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Prep Football | Johnston City linemen make team formidable up front

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Johnston City's Brock Baker (42) and Logan Hunter (75) play on the field against Althoff on Nov. 12. 

JOHNSTON CITY — There is no secret to Johnston City's success on the gridiron this fall - a solid if not spectacular running game to go along with beefy, strong and talented linemen leading the way.

Altogether, the Indians' Isiah Watson, Boston Peyton, Nolan Causey and Connor Mowery have rushed for 4,000 yards this fall, an average of 333 yards per game. Two of the linemen opening up massive holes for the backs are seniors Logan Hunter and Brock Baker.

Hunter is a three-year starter at offensive tackle listed at 6-foot-3, 285.

"Logan is very athletic for his size," said Johnston City coach Todd Thomas. "He is good at pass protection, good at opening up holes for the backs, and an excellent long snapper. It helps that he has really quick feet to go along with his size and strength."

Thomas said Hunter, who has committed to play football next fall for Lindenwood University, now a Division I school, plays both sides of the ball, starting at defensive tackle when not blocking for his teammates.

"He was originally recruited to play defense, but I think the plan might be now to play him on the offensive side of the ball," Thomas said.

Hunter was First Team All-Conference and All-South last year as a junior. He was Second Team All-Conference as a sophomore. He is destined for First Team All-Conference status at the conclusion of this season, as well as All-South.

"Logan has worked hard in the weight room to get stronger and it's made a difference in his game," Thomas said. "Without a doubt, he is one of the best linemen I have ever coached. He's pretty much the leader of our offensive line and a big part of three straight conference championships. He has developed by leaps and bounds since his sophomore year. He has been a dominant player for us here at Johnston City."

Thomas added that he wouldn't be surprised to see Hunter become an even better college player than he is a high school player.

"I can see him adding some weight and muscle and starting on either side of the line at the next level."

Hunter said he has a hard time putting into words what this season has meant to him.

"It's been a lot of fun for sure," he said. "Kind of unexpected. Kind of mind-boggling. I can't really process it. We have had an amazing season. Everybody has bought in to the program. We are all so focused right now as a group."

Hunter said he can't imagine a more perfect senior season of football.

"We get along very well and we care about each other," he said. "None of us wants this feeling to end Saturday."

Hunter said he has worked hard in the weight room to improve his core strength and believes that has made a huge difference in his performance this season. He is hopeful to become an even better player at Lindenwood next year.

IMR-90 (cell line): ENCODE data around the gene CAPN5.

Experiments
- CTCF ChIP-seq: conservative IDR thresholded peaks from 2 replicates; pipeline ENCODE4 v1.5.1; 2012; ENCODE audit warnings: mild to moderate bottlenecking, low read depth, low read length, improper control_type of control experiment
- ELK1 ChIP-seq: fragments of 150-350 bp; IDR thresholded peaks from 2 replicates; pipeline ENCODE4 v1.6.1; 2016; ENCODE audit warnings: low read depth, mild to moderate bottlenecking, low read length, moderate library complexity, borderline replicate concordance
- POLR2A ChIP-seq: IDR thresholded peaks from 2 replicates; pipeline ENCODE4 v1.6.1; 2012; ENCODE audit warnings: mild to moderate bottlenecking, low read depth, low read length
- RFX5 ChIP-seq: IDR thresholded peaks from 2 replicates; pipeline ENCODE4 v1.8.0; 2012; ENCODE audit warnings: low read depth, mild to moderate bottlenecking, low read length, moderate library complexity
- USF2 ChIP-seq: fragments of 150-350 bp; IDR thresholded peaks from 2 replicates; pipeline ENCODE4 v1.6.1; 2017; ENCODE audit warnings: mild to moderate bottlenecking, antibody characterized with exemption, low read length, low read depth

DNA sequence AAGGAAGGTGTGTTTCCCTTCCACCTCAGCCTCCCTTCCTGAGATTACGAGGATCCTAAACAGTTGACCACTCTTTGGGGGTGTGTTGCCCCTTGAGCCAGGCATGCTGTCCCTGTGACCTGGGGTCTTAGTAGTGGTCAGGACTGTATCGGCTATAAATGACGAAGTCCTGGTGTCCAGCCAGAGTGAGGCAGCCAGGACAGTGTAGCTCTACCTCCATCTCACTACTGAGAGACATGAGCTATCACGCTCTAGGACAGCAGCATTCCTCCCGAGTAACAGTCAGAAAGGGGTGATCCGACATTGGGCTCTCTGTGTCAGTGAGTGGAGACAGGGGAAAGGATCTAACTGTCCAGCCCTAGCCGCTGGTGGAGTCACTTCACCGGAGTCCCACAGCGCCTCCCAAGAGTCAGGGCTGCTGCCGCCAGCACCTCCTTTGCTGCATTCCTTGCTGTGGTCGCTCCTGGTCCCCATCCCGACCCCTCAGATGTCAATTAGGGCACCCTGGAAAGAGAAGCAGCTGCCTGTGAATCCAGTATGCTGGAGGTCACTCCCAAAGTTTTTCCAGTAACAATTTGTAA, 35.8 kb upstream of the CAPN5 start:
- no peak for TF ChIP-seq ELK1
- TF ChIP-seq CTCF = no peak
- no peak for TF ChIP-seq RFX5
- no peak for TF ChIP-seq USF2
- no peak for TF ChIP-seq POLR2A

"I plan on playing on the offensive line there. It's pretty exciting. I can't wait to get started."

Baker, listed at 6-foot-1, 225 pounds, plays tight end for the offense and 90% of his snaps focus on blocking schemes, although he does have a couple of touchdown catches.

"Brock is a football kid 100% and has also been a three-year starter for us," Thomas said. "He has actually had more of an impact for us defensively from the end slot. He kind of came out of nowhere his sophomore year because he had played linebacker as a freshman, But he just kept getting better and better once we moved him to defensive end. And he embraced the switch in positions. Of course, it didn't hurt that he matured physically quite a bit."

Thomas said Baker missed a couple of games his junior year with a knee injury. He returned in time for the playoffs, even though he was far from full speed.

"He had a little bit of a knee issue this season, too, but was able to play through it," Thomas said of Baker. "Like Logan, I can definitely see him playing college ball for someone. He's starting to draw some interest from schools. I like his passion for the game. It shows every time he's on the field."

Baker said he describes his teammates on the football team as his family.

"There were people that have doubted us, but we continue to believe in ourselves," he said. "We have had a great year and we want more."

The senior said he enjoys tight end, but defense is clearly his strong suit.

"I give a lot of credit to one of my former teammates - Zander Saylor, who played on the line for us. He showed me so much about playing the defensive end position. I can't thank him enough for showing me the ropes."

Baker said on of the keys to JC's football success is unselfishness.

"We don't care about the personal awards. We just want the team to win. I could care less if I make one tackle or 100 tackles, as long as we win."

When told that this year's JC team is the best in school history in terms of total wins and advancement in the state playoffs, Baker said that will mean more to him someday, just not now.

"That's great. Going by the numbers, I guess that's true, but this team is not thinking too much about that stuff. We're focused on Decatur St. Teresa. We have to find a way to beat them and advance to the championship game. We know that's going to be hard to do, but we believe in ourselves."

Baker said he, too, would like to extend his playing career by compete at the collegiate level next year.

"I'm not done with football. I want to keep playing," he said.


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